The “Martin” Case Provides Guidance on Self-Rentals

Farmers who file as a Schedule F farmer with farmland owned by them personally owe self-employment tax on all farm income generated even if it part is from the “cash rent” value generated.  Farmers have over the past several decades placed their farmland into separate entities (such as an LLC) and then rented this ground to their farm operation.  In almost all cases, this income have been reported as exempt from self-employment tax.

The IRS (as expected) has fought this reporting of income.  They won an important victory in the 1995 Mizell Tax Court case and then followed it up with several other Tax Court victories (McNamara, Bot, Hennen, etc.).  However, the 8th Circuit had reversed their win in the McNamara case in 2000 and since that time, it was generally understood that properly structured farm leases should be exempt from self-employment tax.

In the Martin Tax Court case released last week, the Tax Court finally updated their stance on this issue to indicate that a properly structured farm lease between the farm entity and the farmer who owns the farmland should not be subject to self-employment tax.  The farm lease should call for:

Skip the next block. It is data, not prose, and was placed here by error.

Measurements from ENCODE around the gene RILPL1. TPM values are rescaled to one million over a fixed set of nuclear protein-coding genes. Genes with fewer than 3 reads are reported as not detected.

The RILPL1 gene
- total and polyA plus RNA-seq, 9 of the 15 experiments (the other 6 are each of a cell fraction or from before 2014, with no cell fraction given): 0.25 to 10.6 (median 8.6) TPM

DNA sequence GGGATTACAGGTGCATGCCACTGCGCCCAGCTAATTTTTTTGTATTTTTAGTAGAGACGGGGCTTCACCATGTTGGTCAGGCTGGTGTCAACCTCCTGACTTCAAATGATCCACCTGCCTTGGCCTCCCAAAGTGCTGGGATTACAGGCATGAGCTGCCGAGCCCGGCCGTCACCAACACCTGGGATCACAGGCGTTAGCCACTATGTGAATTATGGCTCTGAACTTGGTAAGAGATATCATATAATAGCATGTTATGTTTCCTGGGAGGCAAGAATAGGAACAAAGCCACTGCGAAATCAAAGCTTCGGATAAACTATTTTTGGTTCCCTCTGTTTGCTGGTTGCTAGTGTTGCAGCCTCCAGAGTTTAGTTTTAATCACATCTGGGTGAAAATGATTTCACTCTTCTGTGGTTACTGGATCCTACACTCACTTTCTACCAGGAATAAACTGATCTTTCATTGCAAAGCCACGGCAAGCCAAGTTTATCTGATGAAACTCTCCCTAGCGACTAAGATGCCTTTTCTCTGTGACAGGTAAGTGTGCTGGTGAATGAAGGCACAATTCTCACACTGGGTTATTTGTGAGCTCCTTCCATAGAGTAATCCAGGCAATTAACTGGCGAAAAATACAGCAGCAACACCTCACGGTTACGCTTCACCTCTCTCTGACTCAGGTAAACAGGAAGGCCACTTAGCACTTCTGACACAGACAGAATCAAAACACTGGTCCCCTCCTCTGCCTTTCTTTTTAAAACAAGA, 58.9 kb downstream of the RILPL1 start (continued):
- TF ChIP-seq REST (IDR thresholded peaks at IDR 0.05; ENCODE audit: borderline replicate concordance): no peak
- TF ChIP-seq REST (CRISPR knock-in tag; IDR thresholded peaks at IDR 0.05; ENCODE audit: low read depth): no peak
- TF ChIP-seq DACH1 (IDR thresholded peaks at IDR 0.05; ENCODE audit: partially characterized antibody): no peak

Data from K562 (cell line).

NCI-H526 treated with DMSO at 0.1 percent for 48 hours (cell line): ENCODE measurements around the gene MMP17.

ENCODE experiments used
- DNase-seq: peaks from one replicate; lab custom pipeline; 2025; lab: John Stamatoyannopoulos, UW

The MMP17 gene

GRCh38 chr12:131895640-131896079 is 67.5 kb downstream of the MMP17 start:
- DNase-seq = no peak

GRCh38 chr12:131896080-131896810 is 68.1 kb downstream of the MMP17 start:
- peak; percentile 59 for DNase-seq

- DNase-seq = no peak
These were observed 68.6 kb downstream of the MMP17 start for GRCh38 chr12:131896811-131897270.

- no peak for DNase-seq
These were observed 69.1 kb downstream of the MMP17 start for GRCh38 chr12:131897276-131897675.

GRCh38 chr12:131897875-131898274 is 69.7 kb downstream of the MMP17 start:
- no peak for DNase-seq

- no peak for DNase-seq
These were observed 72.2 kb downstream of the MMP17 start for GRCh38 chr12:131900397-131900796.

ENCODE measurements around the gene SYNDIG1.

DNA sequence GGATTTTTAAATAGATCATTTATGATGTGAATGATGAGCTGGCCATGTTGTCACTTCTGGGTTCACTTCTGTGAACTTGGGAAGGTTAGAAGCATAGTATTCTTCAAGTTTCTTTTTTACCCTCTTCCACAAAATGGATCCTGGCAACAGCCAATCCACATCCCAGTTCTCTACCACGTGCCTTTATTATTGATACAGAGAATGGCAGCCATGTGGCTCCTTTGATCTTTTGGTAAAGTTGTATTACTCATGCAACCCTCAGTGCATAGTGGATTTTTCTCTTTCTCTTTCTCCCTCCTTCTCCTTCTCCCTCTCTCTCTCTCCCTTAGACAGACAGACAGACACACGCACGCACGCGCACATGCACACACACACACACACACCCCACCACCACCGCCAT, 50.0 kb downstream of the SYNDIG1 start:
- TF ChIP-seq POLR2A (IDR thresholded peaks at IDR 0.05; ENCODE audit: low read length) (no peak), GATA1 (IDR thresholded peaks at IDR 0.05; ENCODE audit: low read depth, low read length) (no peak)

• Rental rates at or below market values.  If the local cash rate for comparable farmland is $250-$300, make sure that your farm lease does not exceed these amounts.
  • No material participation by the landlord.  The material participation is done in the farming entity, not as the landlord.  Therefore, make sure that your written farm lease calls for no material participation by the landlord.

If you follow the guidance of the Martin case, you should have comfort in not reporting the income as being subject to self-employment tax.  This does not mean that the IRS agrees, but now you know that the Tax Court does.

 

 

  • Principal
  • CliftonLarsonAllen
  • Yakima, Washington
  • 509-823-2920

Paul Neiffer is a certified public accountant and business advisor specializing in income taxation, accounting services, and succession planning for farmers and agribusiness processors. Paul is a partner with CliftonLarsonAllen in Yakima, Washington, as well as a regular speaker at national conferences and contributor at agweb.com. Raised on a farm in central Washington, he has been immersed in the ag industry his entire life, including the last 30 years professionally. In fact, Paul drives combine each summer for his cousins and that is what he considers a vacation.

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